Improving patient safety has always been a significant focus in any health facility setting. In light of this, pharmacists have been on the forefront to ensure that they explore possible strategies and technologies which can be used in achieving the patient safety. One of the recommended strategies has been the use of automated dispensing machines. As explained by Fung, Leung, Hamilton & Hope (2009), automated dispensing machines are decentralized medication and distribution system that usually provides a computer enabled storage, tracking, and dispensation of medicine. The biggest debate, however, has been whether this particular machine improves patient safety in a health facility. To ponder further into this matter, this paper will illustrate as to why the automated dispensing machine indeed improves the safety of the patients.
The automated dispensing machines are known for providing secure medication storage which is based on the patient care units. Furthermore, the machine offers an electronic tracking of the use of illegal drugs like the narcotics in the human body. Searching for narcotic counts could be time-consuming and involving in light of this, the use of automated machine has been reported to save the nurse's time.
According to Walsh (2015), in the year 2004, it was reported that there were large quantities of the floor stock in the operating room in Toronto General Hospital. This was attributed to the fact that both narcotics and other illegal drugs were being stocked manually in the hospital. To improve the safety of students in the facility, the management was, therefore, forced to implement the use of automated dispensing machines. In the Toronto facility, this particular objective has been greatly achieved together with the use of mini drawer's inhalation. The mini drawers only open when a specific medication is selected.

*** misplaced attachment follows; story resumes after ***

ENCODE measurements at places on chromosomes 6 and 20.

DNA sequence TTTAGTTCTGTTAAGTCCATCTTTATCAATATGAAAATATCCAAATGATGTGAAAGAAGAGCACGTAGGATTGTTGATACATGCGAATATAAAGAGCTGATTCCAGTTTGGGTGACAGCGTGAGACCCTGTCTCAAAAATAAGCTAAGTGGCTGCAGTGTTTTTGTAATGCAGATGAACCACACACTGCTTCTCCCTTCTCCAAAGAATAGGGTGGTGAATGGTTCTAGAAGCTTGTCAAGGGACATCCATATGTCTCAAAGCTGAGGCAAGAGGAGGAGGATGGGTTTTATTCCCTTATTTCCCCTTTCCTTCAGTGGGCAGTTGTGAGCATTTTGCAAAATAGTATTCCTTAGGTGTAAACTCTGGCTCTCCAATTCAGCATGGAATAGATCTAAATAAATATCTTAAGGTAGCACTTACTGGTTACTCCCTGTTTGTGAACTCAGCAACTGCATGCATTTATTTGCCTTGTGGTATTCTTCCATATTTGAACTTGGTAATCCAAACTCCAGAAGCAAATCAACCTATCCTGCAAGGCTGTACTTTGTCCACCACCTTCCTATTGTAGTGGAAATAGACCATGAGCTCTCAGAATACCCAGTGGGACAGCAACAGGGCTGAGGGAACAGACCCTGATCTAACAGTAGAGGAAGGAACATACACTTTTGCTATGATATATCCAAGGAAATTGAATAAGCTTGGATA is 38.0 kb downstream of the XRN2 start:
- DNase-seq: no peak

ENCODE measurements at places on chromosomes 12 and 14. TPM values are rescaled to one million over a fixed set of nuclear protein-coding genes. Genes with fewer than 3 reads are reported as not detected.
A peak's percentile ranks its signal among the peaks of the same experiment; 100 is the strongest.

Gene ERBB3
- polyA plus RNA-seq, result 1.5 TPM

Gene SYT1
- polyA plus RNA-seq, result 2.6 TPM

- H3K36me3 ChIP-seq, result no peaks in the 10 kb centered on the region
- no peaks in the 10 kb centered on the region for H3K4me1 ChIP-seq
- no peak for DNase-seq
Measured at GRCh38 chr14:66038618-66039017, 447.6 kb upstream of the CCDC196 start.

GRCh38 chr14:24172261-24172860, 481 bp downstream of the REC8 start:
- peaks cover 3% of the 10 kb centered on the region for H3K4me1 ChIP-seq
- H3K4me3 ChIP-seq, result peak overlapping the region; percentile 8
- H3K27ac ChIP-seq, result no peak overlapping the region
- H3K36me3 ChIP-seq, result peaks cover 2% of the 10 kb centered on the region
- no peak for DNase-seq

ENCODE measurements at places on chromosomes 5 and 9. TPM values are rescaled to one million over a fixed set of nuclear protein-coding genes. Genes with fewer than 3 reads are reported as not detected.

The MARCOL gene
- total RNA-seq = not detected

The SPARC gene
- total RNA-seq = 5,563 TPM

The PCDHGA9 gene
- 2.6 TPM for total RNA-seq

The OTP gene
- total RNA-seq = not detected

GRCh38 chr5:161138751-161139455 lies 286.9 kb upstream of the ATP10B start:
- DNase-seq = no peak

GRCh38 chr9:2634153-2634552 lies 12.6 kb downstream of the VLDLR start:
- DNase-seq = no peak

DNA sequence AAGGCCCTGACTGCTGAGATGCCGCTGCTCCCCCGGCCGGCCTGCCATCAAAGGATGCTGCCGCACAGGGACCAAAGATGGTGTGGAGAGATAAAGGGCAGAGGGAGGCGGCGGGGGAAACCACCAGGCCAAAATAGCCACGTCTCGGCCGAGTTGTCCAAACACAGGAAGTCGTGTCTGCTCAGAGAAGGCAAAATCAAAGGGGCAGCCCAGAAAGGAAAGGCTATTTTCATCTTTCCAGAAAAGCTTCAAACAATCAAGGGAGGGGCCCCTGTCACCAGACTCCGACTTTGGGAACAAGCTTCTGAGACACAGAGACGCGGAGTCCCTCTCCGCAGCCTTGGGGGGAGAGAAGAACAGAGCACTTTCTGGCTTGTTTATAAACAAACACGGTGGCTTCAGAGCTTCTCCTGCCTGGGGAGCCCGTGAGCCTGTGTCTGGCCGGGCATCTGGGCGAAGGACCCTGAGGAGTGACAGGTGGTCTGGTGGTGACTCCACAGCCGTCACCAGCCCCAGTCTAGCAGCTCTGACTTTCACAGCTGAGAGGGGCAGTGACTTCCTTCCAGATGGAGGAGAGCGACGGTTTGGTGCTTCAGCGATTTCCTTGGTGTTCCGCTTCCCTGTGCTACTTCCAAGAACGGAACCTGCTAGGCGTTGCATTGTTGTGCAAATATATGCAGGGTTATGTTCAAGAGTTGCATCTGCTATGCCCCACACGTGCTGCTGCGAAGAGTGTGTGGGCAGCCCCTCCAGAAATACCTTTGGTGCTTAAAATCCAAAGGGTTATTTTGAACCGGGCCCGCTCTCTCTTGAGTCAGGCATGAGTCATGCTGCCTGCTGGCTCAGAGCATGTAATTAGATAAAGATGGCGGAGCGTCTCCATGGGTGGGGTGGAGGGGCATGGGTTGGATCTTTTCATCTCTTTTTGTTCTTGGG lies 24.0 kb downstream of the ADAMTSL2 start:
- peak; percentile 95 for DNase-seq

The other significant feature of the machine is the ability to track and effectively monitor the drug usage pattern. In most cases, this will be achieved by setting up certain clinical indicators during the removal of certain drugs. An example of this operation is involved in the apportioning. As explained by Walsh (2015), this is normally a medication that is administered by injection to reduce the rate of bleeding. When a portion drug was used with the automated dispensing machine, the reporting capability of the machine has since enabled the pharmacy staff to monitor and track the appropriateness of its use. As illustrated by Walsh (2015), the use of the drug with the automated machine reduced inappropriateness by 50%.
The machine has also been used effectively to enhance a first dose availability in health facilities. Furthermore, it effectively facilitates the timely administration often medications. The timely administration has been greatly enhanced by increasing the machine accessibility in the patient care units. With this effective response, the machine has been found to be useful in the emergency department and intensive care units. About this is the elimination of errors which is associated with the use of the machine. This is attributed to the fact that in, most cases, arose which has been administered by the use of the machine easily tracked within the patient's profile. The combination of the accurate and timely dosing when using the system together with a review of the pharmacist is considered an aspect of patient safety.
In conclusion, in this age of technological advances, existing automated dispensing machines have significantly met the requirements for an optimum medication distribution system. As such, the consistent use of automated dispensing machines can be considered as a step towards greater patient safety.
Fung, E. Y., Leung, B., Hamilton, D., & Hope, J. (2009). Do automated dispensing machines improve patient safety?. The Canadian journal of hospital pharmacy, 62(6).
Paydar, A., Kim, S., Richardson, C., Foot, J., Amini, M., Morita, S., ... & Chai, A. (2016). U.S. Patent No. 9,355,220. Washington, DC: U.S. Patent and Trademark Office.
Walsh, M. H. (2015). Automated Medication Dispensing Cabinet and Medication Errors (Doctoral dissertation, Walden University).
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